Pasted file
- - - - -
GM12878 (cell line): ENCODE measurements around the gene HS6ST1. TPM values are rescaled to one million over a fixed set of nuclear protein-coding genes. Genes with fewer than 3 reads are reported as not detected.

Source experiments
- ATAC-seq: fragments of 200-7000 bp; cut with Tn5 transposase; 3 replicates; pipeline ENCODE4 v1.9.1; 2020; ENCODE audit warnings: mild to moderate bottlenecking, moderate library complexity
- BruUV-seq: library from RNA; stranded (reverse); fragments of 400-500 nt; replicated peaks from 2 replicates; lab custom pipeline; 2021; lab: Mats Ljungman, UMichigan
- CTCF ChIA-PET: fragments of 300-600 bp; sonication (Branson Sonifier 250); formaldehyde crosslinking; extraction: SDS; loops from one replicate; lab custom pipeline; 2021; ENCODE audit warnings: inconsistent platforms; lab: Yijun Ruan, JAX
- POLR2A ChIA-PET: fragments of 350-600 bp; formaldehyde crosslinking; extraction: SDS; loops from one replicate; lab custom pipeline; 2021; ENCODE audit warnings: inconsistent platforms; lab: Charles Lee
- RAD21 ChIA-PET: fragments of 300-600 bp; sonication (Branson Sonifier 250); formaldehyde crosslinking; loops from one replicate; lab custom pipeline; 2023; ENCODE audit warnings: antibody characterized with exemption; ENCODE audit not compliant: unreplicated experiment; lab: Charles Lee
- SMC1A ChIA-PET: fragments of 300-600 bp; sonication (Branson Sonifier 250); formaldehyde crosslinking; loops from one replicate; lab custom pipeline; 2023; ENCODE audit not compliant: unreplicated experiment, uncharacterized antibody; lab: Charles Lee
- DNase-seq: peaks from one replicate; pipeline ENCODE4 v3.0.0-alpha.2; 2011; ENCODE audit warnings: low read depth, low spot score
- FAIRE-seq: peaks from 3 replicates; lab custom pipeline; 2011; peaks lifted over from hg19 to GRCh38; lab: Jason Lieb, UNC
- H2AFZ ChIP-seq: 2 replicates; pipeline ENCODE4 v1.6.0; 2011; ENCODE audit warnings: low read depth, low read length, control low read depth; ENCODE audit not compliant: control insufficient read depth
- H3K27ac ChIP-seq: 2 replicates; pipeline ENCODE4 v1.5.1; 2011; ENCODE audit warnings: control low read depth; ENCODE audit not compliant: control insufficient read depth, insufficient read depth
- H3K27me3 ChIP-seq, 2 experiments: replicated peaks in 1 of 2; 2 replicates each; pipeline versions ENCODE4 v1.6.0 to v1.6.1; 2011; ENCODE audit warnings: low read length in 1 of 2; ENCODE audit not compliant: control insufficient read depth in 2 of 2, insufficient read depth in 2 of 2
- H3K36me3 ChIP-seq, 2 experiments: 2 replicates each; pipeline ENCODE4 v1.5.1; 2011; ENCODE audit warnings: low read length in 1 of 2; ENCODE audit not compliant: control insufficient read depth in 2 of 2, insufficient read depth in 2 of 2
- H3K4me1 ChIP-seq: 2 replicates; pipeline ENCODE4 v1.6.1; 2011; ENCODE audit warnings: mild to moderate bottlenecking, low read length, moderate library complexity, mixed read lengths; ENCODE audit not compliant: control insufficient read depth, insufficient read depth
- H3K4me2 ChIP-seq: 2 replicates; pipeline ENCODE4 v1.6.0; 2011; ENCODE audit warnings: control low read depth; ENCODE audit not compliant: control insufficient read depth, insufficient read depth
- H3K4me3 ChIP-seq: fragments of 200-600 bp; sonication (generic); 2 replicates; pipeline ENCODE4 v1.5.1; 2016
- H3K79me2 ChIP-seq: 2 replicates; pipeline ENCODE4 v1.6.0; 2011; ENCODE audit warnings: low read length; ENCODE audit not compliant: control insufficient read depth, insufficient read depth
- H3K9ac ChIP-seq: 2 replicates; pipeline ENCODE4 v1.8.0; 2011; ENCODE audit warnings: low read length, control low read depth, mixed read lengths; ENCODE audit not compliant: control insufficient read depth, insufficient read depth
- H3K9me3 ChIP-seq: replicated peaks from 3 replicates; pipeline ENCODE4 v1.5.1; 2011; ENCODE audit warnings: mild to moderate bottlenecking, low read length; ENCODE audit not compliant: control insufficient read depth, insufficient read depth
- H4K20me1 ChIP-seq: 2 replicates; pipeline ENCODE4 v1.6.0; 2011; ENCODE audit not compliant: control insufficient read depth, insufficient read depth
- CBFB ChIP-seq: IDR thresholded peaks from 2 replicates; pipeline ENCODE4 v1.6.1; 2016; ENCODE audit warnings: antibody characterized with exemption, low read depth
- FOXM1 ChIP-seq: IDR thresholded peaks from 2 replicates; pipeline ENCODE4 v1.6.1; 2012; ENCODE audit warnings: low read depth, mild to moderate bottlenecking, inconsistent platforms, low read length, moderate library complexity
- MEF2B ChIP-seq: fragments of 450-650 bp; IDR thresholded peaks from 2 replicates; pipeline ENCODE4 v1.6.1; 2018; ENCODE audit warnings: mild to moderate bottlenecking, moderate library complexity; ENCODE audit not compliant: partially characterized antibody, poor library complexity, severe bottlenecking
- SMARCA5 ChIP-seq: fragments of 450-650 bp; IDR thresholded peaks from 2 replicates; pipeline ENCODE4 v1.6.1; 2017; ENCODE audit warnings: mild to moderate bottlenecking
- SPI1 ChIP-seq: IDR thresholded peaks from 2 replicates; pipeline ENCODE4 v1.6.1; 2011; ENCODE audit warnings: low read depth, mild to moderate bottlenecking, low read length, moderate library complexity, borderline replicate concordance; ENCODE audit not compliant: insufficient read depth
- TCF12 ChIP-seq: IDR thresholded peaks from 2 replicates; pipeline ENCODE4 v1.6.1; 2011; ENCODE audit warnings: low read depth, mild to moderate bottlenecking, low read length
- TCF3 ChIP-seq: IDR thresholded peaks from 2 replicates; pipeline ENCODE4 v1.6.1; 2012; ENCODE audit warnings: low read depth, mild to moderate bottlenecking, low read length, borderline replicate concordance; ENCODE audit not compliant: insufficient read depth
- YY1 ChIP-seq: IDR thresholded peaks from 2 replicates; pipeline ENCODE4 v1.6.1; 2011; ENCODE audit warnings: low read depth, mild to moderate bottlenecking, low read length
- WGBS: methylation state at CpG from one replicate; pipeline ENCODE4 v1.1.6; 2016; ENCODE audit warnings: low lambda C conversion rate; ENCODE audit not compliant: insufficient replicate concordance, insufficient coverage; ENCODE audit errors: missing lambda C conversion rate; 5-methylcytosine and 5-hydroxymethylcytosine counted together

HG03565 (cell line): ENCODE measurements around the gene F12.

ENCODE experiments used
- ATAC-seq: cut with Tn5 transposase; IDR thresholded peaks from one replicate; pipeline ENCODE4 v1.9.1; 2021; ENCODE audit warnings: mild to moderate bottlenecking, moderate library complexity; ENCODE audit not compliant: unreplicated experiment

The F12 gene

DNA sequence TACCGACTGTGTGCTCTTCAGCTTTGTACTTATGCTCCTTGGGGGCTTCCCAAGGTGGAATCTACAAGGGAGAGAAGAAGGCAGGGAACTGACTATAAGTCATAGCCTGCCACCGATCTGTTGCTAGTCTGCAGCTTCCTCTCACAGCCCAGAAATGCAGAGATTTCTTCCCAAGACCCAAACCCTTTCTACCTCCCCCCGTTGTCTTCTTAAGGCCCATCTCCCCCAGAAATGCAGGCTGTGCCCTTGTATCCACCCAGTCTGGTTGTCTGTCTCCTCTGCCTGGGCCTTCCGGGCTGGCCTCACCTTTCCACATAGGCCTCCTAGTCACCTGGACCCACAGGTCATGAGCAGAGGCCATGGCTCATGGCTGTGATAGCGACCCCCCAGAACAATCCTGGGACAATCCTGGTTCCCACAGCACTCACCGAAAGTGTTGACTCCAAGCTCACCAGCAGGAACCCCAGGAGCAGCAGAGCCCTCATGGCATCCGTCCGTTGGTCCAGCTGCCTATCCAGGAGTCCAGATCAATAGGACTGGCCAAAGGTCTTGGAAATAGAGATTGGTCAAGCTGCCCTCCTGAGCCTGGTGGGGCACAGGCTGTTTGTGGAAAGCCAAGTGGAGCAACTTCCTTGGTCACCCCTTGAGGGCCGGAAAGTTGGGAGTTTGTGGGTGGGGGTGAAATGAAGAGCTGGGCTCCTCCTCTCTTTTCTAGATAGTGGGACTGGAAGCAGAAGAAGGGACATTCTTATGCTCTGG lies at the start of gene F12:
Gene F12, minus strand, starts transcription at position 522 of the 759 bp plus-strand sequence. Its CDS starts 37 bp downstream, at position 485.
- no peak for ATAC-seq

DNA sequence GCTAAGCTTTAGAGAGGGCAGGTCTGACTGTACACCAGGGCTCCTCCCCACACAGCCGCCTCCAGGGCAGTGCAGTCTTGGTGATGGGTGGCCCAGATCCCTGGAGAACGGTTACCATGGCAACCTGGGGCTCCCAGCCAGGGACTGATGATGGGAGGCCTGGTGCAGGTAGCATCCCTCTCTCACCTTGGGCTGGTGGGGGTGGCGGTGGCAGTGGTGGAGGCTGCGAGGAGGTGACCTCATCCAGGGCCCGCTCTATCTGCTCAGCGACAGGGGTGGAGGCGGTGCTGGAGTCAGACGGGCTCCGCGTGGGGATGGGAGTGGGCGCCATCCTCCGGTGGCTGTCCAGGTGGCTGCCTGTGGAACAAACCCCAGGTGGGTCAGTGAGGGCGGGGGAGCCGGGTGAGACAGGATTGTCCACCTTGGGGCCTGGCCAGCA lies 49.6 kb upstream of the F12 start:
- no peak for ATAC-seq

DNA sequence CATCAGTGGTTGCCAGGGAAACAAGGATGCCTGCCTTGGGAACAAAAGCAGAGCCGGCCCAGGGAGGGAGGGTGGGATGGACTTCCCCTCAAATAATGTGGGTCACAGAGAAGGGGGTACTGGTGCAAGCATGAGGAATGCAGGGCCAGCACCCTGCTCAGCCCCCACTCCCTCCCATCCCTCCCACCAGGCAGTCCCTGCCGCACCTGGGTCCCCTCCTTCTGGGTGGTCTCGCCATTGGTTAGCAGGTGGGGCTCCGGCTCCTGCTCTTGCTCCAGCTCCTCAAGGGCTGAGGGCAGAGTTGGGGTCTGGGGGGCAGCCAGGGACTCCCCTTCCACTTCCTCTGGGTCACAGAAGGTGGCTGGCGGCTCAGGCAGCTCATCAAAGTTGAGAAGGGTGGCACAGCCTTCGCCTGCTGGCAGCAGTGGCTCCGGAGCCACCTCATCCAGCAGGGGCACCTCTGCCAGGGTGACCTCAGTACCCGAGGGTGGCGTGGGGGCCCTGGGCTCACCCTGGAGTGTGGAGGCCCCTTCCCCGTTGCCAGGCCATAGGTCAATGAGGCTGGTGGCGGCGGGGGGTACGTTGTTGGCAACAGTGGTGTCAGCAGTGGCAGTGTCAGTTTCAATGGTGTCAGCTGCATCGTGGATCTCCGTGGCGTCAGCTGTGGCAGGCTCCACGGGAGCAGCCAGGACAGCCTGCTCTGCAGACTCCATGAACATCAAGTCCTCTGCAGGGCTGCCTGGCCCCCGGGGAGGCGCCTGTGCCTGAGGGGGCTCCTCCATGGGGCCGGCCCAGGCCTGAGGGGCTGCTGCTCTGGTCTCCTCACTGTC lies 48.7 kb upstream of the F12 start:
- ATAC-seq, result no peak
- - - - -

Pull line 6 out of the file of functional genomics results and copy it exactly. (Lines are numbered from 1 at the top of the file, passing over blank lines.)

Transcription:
- POLR2A ChIA-PET: fragments of 350-600 bp; formaldehyde crosslinking; extraction: SDS; loops from one replicate; lab custom pipeline; 2021; ENCODE audit warnings: inconsistent platforms; lab: Charles Lee